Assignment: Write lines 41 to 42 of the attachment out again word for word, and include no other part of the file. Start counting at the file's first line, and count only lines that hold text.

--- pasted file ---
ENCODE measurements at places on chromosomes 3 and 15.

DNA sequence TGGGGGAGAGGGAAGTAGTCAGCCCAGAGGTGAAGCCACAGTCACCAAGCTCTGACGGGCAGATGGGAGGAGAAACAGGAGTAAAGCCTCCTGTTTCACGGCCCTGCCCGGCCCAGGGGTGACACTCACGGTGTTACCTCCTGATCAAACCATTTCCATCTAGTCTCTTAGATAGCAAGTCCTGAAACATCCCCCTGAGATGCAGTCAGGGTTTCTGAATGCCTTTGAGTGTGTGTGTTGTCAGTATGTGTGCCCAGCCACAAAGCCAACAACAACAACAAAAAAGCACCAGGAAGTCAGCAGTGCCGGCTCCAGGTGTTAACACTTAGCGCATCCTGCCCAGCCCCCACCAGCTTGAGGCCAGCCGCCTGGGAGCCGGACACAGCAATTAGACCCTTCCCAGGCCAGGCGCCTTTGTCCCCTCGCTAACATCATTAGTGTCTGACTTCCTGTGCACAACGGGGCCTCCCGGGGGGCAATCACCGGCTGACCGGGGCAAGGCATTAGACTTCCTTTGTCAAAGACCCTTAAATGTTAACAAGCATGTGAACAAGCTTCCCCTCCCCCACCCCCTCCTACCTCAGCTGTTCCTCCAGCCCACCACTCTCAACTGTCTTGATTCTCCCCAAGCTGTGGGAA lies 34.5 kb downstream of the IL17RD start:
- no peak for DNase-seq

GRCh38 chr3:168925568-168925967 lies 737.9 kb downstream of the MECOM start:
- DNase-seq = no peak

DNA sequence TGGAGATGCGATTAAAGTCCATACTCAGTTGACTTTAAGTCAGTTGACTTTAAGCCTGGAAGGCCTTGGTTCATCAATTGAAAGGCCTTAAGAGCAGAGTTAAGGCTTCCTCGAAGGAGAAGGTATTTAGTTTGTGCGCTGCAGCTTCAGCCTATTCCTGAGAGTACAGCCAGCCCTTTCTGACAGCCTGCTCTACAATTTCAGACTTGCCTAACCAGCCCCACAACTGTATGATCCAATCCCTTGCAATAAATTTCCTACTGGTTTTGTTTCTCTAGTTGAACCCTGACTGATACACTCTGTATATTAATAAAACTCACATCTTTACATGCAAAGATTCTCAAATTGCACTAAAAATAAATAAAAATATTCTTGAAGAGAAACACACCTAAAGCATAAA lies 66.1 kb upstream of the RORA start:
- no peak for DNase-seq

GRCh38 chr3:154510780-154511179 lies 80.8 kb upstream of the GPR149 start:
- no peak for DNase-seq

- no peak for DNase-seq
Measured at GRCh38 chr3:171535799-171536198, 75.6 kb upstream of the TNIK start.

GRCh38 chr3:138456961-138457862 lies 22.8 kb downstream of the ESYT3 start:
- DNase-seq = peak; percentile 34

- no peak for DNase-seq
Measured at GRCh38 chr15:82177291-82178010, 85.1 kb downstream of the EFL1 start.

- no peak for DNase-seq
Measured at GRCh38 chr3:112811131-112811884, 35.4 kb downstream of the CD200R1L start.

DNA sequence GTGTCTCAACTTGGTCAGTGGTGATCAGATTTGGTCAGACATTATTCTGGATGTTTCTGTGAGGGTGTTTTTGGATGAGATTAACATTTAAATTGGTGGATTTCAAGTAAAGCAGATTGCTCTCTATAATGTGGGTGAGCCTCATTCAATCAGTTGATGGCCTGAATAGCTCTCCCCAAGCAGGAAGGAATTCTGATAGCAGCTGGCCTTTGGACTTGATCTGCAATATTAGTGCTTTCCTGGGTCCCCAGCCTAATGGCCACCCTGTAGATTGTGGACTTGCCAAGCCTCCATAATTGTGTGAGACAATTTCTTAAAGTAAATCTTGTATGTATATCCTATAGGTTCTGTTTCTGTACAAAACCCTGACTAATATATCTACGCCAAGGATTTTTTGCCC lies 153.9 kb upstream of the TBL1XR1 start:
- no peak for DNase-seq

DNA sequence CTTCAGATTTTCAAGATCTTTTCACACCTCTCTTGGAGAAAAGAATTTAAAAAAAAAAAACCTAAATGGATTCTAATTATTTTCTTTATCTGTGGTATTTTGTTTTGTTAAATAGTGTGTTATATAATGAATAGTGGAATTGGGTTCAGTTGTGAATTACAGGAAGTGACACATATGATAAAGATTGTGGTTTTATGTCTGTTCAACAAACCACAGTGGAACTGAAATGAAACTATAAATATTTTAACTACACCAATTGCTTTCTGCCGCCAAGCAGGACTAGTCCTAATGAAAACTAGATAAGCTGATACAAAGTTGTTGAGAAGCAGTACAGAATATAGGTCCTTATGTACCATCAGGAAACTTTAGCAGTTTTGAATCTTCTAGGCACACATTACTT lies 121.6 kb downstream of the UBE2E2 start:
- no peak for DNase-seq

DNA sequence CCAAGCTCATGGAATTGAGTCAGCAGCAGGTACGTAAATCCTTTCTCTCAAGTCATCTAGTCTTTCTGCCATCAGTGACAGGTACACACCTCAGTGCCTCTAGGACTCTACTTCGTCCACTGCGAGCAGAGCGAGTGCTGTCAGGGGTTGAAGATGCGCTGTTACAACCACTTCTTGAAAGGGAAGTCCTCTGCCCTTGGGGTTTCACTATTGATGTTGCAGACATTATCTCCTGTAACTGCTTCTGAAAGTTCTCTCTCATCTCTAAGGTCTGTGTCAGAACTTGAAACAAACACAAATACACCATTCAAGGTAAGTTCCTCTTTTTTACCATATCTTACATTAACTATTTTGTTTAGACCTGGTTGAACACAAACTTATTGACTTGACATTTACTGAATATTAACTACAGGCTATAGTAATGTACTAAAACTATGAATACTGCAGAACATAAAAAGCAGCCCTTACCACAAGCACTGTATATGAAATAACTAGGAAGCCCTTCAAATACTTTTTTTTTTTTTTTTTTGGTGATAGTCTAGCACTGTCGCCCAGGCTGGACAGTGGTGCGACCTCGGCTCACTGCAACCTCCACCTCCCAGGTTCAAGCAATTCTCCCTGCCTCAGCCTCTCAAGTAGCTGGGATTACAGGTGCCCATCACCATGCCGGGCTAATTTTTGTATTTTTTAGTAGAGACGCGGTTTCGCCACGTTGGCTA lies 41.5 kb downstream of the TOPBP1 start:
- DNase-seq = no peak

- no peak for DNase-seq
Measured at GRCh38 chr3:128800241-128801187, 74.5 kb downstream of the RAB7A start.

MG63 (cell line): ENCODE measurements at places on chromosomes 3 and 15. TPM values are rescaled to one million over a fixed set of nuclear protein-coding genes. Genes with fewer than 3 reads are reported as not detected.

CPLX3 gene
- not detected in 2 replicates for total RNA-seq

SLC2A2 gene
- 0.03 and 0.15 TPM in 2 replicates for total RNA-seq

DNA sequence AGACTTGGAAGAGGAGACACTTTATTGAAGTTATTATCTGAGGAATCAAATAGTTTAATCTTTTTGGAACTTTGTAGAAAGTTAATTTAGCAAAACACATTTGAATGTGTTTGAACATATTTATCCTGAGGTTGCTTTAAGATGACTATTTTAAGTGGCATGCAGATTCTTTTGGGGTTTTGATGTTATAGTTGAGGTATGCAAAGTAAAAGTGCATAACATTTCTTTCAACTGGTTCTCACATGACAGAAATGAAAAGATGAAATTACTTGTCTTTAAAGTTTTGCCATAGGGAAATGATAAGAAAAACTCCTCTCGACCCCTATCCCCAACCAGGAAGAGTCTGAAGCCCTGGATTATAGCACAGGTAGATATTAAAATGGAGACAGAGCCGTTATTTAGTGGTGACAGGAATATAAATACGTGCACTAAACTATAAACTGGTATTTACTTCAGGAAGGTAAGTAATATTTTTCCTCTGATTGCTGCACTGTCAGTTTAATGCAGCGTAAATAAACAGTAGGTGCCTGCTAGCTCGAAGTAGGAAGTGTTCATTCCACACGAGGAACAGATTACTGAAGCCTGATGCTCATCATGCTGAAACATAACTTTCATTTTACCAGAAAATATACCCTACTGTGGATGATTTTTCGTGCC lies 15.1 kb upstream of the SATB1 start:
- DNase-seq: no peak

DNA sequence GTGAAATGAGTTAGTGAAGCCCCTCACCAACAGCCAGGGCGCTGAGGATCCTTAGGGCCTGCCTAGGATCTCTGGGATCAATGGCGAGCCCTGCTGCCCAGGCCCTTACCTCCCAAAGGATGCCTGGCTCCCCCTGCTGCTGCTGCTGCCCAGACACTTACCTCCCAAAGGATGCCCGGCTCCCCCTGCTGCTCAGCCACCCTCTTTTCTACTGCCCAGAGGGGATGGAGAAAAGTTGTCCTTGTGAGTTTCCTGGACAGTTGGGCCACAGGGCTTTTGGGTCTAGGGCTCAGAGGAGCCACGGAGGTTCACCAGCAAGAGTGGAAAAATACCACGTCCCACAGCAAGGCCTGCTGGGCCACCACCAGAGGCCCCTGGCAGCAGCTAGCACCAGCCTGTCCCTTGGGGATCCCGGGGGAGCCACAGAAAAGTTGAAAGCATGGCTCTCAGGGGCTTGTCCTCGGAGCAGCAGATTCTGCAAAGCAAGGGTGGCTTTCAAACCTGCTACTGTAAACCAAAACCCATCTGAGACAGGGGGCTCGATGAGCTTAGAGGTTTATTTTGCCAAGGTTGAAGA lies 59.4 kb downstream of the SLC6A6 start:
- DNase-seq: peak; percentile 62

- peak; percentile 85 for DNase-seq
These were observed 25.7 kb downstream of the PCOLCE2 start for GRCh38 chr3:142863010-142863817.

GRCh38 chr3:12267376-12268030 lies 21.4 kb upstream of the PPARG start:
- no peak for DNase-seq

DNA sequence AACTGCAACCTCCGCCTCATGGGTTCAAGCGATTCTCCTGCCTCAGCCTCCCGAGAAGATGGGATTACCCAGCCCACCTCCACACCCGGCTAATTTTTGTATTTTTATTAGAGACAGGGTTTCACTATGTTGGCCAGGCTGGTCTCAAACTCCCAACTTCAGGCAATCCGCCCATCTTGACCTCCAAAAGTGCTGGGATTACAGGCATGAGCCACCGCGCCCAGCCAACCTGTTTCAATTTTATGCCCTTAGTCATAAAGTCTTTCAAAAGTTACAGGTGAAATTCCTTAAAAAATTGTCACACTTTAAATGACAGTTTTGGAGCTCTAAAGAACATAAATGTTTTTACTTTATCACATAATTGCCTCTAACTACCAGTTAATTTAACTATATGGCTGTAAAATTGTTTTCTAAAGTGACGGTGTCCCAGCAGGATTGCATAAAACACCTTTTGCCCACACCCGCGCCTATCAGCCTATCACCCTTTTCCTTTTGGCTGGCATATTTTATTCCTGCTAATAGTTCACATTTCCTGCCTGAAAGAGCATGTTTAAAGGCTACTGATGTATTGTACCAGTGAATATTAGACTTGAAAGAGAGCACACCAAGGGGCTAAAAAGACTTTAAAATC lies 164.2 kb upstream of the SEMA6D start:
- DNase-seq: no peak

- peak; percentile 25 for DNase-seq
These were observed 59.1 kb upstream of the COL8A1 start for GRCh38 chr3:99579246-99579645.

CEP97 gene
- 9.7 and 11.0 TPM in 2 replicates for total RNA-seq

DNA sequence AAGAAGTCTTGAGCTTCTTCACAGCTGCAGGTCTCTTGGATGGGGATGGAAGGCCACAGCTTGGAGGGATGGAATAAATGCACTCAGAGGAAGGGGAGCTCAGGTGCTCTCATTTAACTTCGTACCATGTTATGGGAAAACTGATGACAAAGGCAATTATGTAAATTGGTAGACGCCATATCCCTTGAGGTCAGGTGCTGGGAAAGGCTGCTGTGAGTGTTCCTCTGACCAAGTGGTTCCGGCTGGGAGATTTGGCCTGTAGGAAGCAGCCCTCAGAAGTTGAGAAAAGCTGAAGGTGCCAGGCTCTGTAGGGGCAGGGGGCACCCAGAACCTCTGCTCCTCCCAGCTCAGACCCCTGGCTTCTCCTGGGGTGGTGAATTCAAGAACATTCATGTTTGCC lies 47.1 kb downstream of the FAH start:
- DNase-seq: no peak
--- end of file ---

- peak; percentile 25 for DNase-seq
These were observed 59.1 kb upstream of the COL8A1 start for GRCh38 chr3:99579246-99579645.